Published: March 30th 2012April 30th 2011
Old St. Johns County Jail - St Augustine FL
Here is my V-E-R-Y tardy blog from April 2011. Sorry, folks. St. Augustine FL is about 1-1/2 hours northwest of our winter 2010-11 home in Sanford. Because there is so much to see and do in St. Augustine, we ruled out commuting, hooked up the Pilgrim and set out for a week in this delightful, historic destination. We arrived at the Stagecoach RV Park on Sunday, April 24, 2011 set up camp and relaxed for the rest of the day. I guess being stationary since December got me out of “set-up” shape! Stagecoach isn’t a destination park, but who needs a lot of amenities when the entertainment is a few miles away? The sites are level and spacious with a good amount of shade, and the internet is strong and dependable. The owners assured me that cable will be installed as soon it is available.
Our first order of business was the trolley tour. Regardless of the city, we find that a tour provides a great overview of the local history as well as an orientation to the various attractions. Walking around St. Augustine is a great option if you have the time. Wherever you venture in St. Augustine, you
It's Free - If You Take The Trolley
Old St. Augustine Museum - St. Augustine FL
will find the influence of Henry Flagler (1830-1913). Flagler partnered with John D. Rockefeller in the formation of Standard Oil and “discovered” an underdeveloped Florida when he brought his wife south from New York for her health in 1876. The Old St. John's County Jail (Flagler built it for the county to move the criminals away from his high-dollar resort hotel) and the Florida Heritage Museum are located at the main depot for the Old Town Trolley and admission is included in the cost of a trolley ticket. There are many other attractions in St. Augustine that are more worthwhile if your time is short; however, the jail tour is somewhat interesting and is led by an “inmate” in costume, and the museum is only a 10-15 minute activity.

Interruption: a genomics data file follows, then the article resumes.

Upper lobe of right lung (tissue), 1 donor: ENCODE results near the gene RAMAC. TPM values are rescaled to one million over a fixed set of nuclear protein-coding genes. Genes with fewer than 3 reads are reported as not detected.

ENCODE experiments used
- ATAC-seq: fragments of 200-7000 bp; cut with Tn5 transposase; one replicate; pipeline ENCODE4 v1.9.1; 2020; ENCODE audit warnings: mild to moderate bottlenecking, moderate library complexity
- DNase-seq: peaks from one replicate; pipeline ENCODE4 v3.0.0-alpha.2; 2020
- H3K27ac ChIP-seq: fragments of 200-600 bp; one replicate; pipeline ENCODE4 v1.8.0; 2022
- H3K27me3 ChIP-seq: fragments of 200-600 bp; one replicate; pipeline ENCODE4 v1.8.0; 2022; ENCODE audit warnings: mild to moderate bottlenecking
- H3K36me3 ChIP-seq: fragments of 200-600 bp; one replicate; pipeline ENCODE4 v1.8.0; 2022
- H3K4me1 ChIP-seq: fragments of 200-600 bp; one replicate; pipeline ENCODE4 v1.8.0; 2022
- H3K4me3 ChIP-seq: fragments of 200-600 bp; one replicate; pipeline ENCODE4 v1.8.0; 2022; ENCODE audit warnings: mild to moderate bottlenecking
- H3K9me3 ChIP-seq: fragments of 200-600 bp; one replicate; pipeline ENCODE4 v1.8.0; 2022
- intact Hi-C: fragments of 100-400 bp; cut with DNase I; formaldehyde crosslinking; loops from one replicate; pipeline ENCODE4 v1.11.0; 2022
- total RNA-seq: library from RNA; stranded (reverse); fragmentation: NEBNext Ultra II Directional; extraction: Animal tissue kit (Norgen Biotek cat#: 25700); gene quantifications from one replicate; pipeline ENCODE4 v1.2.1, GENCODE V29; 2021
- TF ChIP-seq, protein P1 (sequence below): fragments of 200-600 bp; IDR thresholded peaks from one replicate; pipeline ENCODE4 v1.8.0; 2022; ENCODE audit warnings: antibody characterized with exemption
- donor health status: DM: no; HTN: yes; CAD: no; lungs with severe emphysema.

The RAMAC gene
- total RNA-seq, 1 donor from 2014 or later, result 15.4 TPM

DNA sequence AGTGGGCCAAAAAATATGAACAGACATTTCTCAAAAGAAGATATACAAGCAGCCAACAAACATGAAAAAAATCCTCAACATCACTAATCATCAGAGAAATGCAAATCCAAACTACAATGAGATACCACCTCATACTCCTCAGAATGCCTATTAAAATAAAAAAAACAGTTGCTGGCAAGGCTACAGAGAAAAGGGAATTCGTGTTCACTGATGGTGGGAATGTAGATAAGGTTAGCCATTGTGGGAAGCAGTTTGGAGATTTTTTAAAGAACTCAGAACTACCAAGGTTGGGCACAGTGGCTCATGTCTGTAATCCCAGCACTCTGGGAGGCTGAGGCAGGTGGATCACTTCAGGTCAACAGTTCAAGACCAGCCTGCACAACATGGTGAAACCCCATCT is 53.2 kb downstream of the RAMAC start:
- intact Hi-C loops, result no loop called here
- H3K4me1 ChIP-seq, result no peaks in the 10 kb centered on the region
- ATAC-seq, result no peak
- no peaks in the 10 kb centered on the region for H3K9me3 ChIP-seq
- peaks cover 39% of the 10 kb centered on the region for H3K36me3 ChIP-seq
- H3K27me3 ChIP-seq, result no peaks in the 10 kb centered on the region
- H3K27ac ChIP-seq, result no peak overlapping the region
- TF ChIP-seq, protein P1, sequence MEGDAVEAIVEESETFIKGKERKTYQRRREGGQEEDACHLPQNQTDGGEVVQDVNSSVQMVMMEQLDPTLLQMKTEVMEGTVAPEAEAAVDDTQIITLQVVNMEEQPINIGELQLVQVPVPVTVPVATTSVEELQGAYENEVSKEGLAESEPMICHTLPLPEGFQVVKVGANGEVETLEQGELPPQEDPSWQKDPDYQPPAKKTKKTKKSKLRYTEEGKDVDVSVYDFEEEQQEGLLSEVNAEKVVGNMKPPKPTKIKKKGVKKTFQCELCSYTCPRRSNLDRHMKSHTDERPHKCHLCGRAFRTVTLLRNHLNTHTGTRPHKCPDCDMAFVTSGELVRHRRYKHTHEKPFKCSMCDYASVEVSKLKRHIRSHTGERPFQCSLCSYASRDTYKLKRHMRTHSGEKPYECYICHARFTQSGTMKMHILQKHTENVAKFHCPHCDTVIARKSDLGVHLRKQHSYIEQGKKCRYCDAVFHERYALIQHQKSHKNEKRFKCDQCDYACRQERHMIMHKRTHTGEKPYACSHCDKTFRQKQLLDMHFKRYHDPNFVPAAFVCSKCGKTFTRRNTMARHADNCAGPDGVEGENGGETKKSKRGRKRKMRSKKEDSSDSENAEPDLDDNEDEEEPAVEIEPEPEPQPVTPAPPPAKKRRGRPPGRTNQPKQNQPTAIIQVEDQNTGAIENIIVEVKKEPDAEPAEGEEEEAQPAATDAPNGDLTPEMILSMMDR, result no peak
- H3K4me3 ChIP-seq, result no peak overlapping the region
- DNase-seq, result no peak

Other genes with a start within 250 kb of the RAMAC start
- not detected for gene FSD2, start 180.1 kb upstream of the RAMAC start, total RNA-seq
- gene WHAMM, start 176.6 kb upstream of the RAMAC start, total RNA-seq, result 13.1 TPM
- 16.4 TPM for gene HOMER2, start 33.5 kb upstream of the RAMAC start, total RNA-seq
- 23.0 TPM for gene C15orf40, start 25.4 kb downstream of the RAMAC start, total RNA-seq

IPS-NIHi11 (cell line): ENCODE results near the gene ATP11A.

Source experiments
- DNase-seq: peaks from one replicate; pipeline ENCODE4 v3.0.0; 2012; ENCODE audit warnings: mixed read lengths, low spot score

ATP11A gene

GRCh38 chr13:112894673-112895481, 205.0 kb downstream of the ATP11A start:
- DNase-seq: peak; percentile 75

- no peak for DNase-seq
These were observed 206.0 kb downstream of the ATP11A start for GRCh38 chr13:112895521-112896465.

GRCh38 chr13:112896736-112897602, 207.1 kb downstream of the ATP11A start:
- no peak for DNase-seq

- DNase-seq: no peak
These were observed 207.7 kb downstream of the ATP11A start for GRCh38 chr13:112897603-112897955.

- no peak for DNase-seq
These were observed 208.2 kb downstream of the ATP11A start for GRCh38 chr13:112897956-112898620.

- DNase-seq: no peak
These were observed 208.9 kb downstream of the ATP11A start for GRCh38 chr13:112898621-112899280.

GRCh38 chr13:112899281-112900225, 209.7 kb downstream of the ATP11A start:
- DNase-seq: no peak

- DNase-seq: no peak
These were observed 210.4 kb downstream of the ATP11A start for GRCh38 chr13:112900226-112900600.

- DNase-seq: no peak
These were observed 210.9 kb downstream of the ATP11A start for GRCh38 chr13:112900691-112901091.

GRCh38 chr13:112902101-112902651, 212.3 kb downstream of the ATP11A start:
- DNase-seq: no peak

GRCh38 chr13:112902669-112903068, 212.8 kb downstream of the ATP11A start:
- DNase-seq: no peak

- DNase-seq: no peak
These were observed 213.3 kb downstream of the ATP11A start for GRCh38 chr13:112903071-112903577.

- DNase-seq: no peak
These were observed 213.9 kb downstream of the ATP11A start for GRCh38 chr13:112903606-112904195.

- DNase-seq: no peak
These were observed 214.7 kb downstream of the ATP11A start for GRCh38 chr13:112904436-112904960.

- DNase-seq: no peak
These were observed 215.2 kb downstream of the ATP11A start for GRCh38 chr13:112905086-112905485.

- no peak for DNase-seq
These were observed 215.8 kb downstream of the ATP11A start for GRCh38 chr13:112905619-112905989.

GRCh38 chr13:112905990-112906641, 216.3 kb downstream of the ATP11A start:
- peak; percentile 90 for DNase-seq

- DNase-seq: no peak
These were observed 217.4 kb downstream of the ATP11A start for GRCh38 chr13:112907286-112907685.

We walked 4-5 blocks to Mission of Nombre de Dios where the first band of Spanish settlers landed on September 8, 1565 to form the first permanent Christian settlement in the New World and where Father Francisco Lopez de Mendoza Grajales conducted the first Christian church service. There are no remnants of the mission; however, an old cemetery and several informational markers provide insight into the role of Catholicism in
Mission Nombre de Dios - St. Augustine FL
the era. Unfortunately, the Shrine of Our Lady of La Leche was closed on Monday. On our walk back to the trolley station, we stopped at the Juan Ponce de Leon Fountain of Youth. Personally, the Fountain itself is an “oh, by the way…” in my opinion, but it’s hard to say you’ve seen St. Augustine without seeing the fountain. Ongoing archaeological digs, a cannon firing and the maritime artifacts are slightly more interesting. Then we stopped at The Old Senator – a 600 year-old oak tree that stands witness to Ponce de Leon’s arrival.
The next day we took the Old Town Trolley shuttle to the St. Augustine Lighthouse. This is another “must see” lighthouse. The keepers’ quarters and the light tower itself are well-restored and the displays are well-documented. The St. Augustine Lighthouse focuses more on the lives of the lighthouse keepers with interesting human interest stories; whereas, the Ponce Inlet Lighthouse focuses more on the operational and functional aspects of the light station with an extensive collection of Fresnel lenses. Both are very different yet very interesting, and a trip to northwest Florida would be incomplete without visiting at least one of these jewels. After returning
St. Augustine Lighthouse - St. Augustine FL
to town, we embarked on the self-guided walking tour of Constitution Plaza and the historic downtown and walked across the Lion Bridge. As luck would have it, the draw bridge opened to allow the passage of a couple of sailboats while we were enjoying the view.
Arguably, the most interesting attraction in St. Augustine is the Lightner Museum. Henry Flagler built the Alcazar Hotel in 1888 for wealthy winter visitors. After the depression led to its closure in 1931, it was bought by Otto Lightner to house the 40-50,000 antiques and collectibles he acquired from Chicago millionaires-gone-broke after the crash of 1929. This museum has something for everybody – porcelain, crystal and stained glass; hand carved furniture, clocks and mirror frames with marble accents and gold inlays; collections of cigar labels, finials and matchbox labels; military, railroad and fire department buttons; shaving mugs; mounted land, sea and feathered specimens; and American Indian and African artifacts including a shrunken head and a mummy. Make sure to plan your visit to see the demonstration of the collection of “music machines” including a nickelodeon, a Violano Virtuoso, a cylinder music box, a Stella Grand Console music box and a Regina Orchestral Corona
A GRAND Grandfather Clock
Lightner Museum - St. Augustine FL
music box. Some of these “music boxes” are six feet tall and four feet wide!